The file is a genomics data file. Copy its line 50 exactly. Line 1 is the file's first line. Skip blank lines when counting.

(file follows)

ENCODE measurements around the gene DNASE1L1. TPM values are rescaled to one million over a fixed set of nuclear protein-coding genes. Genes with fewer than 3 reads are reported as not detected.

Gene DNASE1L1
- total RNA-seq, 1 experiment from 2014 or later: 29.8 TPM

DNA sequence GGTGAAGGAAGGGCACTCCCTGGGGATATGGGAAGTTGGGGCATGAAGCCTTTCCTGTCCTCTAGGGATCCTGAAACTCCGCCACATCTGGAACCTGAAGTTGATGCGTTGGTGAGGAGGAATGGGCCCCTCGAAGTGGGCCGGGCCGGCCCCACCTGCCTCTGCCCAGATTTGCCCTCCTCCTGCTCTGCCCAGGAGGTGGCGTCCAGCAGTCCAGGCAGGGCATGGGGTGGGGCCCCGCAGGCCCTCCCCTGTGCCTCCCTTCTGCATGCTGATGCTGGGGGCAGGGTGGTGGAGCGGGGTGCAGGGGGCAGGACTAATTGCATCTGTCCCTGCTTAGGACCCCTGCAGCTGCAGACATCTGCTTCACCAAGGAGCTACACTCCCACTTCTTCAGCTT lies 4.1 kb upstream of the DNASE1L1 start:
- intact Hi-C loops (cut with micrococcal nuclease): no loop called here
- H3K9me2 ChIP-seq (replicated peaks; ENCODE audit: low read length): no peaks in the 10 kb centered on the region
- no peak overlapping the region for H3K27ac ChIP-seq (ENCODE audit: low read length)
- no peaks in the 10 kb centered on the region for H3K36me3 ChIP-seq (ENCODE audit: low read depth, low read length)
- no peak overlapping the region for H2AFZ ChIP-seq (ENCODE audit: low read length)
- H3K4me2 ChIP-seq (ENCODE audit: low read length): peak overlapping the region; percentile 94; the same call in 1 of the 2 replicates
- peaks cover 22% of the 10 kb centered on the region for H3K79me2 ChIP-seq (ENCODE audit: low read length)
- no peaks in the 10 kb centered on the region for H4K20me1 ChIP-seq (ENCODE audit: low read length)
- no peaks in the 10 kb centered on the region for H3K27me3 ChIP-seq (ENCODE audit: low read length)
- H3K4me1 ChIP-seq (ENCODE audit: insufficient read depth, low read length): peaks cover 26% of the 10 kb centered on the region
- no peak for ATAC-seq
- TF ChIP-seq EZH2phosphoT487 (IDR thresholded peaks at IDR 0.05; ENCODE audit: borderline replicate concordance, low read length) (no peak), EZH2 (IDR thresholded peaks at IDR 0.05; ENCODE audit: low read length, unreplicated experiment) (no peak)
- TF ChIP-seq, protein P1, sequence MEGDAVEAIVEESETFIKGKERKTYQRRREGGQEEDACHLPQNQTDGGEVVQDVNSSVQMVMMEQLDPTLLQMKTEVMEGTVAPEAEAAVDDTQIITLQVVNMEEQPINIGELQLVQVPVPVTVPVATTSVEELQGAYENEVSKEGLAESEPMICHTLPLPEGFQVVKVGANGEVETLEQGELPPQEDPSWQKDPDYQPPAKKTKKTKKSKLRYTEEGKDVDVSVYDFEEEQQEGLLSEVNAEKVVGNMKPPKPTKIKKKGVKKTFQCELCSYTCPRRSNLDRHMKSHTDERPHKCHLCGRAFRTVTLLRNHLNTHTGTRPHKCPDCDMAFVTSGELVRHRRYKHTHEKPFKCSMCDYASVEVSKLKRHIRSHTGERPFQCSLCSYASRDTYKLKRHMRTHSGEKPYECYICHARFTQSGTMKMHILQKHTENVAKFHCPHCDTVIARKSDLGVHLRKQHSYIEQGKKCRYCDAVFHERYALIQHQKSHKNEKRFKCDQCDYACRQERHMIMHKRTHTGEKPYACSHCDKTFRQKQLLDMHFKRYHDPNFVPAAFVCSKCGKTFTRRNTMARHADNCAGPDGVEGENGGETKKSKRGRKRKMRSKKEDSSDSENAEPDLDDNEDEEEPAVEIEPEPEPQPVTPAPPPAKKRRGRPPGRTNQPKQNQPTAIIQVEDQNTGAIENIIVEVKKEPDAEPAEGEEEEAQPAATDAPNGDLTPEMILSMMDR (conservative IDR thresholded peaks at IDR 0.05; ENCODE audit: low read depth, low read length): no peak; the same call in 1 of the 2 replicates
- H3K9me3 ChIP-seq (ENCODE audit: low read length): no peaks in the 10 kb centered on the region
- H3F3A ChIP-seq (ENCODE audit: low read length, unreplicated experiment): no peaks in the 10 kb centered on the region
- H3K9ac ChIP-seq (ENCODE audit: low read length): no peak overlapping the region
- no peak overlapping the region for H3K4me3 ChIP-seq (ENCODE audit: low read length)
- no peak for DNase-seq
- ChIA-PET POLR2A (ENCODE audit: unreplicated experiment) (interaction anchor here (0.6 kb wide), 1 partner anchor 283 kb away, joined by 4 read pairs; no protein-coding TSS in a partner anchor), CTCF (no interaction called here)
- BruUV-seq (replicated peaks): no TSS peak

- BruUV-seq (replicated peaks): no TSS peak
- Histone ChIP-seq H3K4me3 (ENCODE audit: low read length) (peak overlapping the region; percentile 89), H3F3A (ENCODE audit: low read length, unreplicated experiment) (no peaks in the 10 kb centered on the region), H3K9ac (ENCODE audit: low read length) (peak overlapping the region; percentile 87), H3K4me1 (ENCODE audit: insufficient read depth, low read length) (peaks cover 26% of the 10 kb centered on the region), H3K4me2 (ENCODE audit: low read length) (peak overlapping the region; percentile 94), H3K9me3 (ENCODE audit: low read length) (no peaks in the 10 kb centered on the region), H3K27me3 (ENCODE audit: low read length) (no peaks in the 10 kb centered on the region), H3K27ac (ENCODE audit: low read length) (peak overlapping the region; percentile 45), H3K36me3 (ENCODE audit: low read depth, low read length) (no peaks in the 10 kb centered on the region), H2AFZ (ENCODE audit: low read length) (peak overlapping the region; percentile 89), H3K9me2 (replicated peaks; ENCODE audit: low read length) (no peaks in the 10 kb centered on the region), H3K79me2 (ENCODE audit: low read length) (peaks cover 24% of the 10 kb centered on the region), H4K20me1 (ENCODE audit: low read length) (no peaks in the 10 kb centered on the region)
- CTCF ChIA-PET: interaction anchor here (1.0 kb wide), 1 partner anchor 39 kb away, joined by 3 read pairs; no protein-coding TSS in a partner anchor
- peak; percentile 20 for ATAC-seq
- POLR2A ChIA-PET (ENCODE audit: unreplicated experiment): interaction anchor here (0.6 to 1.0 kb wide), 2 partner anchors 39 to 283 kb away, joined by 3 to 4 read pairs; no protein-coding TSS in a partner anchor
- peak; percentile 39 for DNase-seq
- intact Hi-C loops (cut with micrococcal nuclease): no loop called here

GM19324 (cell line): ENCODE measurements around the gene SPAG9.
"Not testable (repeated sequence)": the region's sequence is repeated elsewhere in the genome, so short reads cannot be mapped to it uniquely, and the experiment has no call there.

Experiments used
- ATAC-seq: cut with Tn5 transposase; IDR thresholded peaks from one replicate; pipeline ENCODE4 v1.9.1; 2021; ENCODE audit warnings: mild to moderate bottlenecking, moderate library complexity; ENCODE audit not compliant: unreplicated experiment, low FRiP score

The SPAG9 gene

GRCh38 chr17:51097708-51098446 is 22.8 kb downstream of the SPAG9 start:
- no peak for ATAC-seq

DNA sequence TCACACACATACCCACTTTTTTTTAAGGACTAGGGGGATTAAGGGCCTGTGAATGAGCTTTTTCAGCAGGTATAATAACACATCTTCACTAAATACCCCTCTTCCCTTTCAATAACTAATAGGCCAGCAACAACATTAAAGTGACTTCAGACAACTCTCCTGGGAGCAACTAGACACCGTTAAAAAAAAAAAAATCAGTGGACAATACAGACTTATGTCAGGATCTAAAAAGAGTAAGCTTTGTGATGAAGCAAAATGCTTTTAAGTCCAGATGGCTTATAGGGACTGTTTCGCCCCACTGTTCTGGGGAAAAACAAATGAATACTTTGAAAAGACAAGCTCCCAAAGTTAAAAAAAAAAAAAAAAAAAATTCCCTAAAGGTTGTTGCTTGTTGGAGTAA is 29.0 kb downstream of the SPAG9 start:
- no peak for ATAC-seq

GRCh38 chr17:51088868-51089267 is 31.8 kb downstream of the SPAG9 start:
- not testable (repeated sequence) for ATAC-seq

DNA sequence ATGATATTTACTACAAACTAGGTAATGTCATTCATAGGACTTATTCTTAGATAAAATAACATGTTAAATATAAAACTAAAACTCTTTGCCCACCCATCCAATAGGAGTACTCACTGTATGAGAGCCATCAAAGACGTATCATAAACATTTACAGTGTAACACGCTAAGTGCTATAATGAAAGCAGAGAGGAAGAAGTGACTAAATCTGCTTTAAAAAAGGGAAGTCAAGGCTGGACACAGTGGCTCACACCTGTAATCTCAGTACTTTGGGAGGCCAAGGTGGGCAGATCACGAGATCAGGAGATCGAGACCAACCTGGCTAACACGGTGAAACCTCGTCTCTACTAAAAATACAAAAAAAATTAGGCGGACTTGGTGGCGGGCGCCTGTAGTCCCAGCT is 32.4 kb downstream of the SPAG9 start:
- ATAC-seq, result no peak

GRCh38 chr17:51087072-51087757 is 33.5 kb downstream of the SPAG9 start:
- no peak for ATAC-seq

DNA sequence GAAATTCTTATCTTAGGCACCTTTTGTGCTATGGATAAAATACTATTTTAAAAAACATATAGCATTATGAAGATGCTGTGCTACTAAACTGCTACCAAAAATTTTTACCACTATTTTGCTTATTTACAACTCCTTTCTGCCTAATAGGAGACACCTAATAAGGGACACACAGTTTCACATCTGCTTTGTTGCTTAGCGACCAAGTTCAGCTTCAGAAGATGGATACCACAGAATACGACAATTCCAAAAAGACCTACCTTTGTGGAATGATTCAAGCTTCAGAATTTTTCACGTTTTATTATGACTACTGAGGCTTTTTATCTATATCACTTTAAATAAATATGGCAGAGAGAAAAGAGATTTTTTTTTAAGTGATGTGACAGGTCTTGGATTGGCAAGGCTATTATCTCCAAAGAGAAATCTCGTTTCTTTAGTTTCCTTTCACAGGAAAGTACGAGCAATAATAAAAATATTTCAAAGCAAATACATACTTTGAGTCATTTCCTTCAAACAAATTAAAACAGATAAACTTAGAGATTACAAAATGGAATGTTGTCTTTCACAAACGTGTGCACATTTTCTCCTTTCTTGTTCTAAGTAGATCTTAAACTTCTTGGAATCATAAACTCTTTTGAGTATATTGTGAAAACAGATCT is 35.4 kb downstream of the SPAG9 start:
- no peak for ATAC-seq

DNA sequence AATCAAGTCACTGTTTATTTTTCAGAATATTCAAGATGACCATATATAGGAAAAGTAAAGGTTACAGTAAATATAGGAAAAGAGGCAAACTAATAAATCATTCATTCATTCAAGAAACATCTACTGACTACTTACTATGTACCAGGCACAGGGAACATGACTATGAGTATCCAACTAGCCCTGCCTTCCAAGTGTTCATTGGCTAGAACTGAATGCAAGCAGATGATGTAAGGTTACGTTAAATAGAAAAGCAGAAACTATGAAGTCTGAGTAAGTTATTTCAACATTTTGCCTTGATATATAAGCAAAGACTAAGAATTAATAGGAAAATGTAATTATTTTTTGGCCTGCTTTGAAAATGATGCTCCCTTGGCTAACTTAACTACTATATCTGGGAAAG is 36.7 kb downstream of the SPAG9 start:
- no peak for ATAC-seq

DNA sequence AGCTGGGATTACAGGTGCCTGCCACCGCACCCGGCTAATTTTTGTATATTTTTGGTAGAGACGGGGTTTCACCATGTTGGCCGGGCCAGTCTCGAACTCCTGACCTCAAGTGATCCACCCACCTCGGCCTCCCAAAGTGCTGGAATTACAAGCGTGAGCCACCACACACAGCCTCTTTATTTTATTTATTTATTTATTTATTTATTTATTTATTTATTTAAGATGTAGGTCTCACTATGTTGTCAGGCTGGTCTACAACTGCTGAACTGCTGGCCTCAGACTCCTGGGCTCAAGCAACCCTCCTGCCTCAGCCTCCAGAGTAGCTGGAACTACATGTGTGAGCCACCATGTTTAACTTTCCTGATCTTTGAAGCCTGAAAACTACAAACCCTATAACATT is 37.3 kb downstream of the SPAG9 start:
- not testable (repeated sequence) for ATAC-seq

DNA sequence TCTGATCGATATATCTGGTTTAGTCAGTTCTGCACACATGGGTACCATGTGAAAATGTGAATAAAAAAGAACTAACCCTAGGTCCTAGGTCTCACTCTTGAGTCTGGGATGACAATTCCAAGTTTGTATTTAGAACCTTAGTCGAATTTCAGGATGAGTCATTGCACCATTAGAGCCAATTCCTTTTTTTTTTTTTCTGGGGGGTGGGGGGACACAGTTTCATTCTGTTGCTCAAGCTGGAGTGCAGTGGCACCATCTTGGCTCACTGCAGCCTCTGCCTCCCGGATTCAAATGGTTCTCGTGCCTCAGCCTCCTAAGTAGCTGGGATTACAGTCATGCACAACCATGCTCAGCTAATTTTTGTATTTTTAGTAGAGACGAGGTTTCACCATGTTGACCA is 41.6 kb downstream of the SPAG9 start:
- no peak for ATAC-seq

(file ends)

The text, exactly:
- no peak for ATAC-seq